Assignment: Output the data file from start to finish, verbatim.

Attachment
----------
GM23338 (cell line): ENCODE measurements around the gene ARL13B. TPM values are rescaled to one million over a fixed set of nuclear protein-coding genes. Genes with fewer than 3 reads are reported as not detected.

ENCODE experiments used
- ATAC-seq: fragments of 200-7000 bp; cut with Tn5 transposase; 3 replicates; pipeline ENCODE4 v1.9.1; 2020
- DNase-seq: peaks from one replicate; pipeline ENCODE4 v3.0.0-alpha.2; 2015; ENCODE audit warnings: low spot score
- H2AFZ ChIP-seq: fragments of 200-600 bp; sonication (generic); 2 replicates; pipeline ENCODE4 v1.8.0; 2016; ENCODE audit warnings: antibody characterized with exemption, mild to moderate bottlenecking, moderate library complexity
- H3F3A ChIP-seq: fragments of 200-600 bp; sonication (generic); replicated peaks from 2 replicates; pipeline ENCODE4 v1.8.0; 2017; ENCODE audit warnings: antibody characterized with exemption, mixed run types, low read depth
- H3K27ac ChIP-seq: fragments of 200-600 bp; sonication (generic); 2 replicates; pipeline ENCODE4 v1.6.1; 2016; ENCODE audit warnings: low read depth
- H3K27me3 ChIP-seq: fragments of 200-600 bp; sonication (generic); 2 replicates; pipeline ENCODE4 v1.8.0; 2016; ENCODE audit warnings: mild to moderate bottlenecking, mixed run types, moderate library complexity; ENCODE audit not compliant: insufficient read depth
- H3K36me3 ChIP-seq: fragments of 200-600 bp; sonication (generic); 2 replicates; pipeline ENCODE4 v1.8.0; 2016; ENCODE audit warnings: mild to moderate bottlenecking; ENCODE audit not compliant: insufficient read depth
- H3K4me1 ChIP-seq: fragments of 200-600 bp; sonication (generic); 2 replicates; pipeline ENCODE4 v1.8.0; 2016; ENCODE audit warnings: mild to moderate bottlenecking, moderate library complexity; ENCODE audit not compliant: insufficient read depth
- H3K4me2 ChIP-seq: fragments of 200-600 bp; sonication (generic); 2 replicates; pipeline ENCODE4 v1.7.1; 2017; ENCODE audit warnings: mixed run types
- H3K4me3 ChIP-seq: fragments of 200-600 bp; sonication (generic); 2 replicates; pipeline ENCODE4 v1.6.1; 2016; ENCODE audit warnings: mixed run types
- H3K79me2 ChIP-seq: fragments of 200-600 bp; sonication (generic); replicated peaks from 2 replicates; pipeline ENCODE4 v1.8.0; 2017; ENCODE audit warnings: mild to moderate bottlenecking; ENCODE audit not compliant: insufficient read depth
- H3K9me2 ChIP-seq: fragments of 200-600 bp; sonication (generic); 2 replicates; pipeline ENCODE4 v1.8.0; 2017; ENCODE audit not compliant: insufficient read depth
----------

GM23338 (cell line): ENCODE measurements around the gene ARL13B. TPM values are rescaled to one million over a fixed set of nuclear protein-coding genes. Genes with fewer than 3 reads are reported as not detected.

ENCODE experiments used
- ATAC-seq: fragments of 200-7000 bp; cut with Tn5 transposase; 3 replicates; pipeline ENCODE4 v1.9.1; 2020
- DNase-seq: peaks from one replicate; pipeline ENCODE4 v3.0.0-alpha.2; 2015; ENCODE audit warnings: low spot score
- H2AFZ ChIP-seq: fragments of 200-600 bp; sonication (generic); 2 replicates; pipeline ENCODE4 v1.8.0; 2016; ENCODE audit warnings: antibody characterized with exemption, mild to moderate bottlenecking, moderate library complexity
- H3F3A ChIP-seq: fragments of 200-600 bp; sonication (generic); replicated peaks from 2 replicates; pipeline ENCODE4 v1.8.0; 2017; ENCODE audit warnings: antibody characterized with exemption, mixed run types, low read depth
- H3K27ac ChIP-seq: fragments of 200-600 bp; sonication (generic); 2 replicates; pipeline ENCODE4 v1.6.1; 2016; ENCODE audit warnings: low read depth
- H3K27me3 ChIP-seq: fragments of 200-600 bp; sonication (generic); 2 replicates; pipeline ENCODE4 v1.8.0; 2016; ENCODE audit warnings: mild to moderate bottlenecking, mixed run types, moderate library complexity; ENCODE audit not compliant: insufficient read depth
- H3K36me3 ChIP-seq: fragments of 200-600 bp; sonication (generic); 2 replicates; pipeline ENCODE4 v1.8.0; 2016; ENCODE audit warnings: mild to moderate bottlenecking; ENCODE audit not compliant: insufficient read depth
- H3K4me1 ChIP-seq: fragments of 200-600 bp; sonication (generic); 2 replicates; pipeline ENCODE4 v1.8.0; 2016; ENCODE audit warnings: mild to moderate bottlenecking, moderate library complexity; ENCODE audit not compliant: insufficient read depth
- H3K4me2 ChIP-seq: fragments of 200-600 bp; sonication (generic); 2 replicates; pipeline ENCODE4 v1.7.1; 2017; ENCODE audit warnings: mixed run types
- H3K4me3 ChIP-seq: fragments of 200-600 bp; sonication (generic); 2 replicates; pipeline ENCODE4 v1.6.1; 2016; ENCODE audit warnings: mixed run types
- H3K79me2 ChIP-seq: fragments of 200-600 bp; sonication (generic); replicated peaks from 2 replicates; pipeline ENCODE4 v1.8.0; 2017; ENCODE audit warnings: mild to moderate bottlenecking; ENCODE audit not compliant: insufficient read depth
- H3K9me2 ChIP-seq: fragments of 200-600 bp; sonication (generic); 2 replicates; pipeline ENCODE4 v1.8.0; 2017; ENCODE audit not compliant: insufficient read depth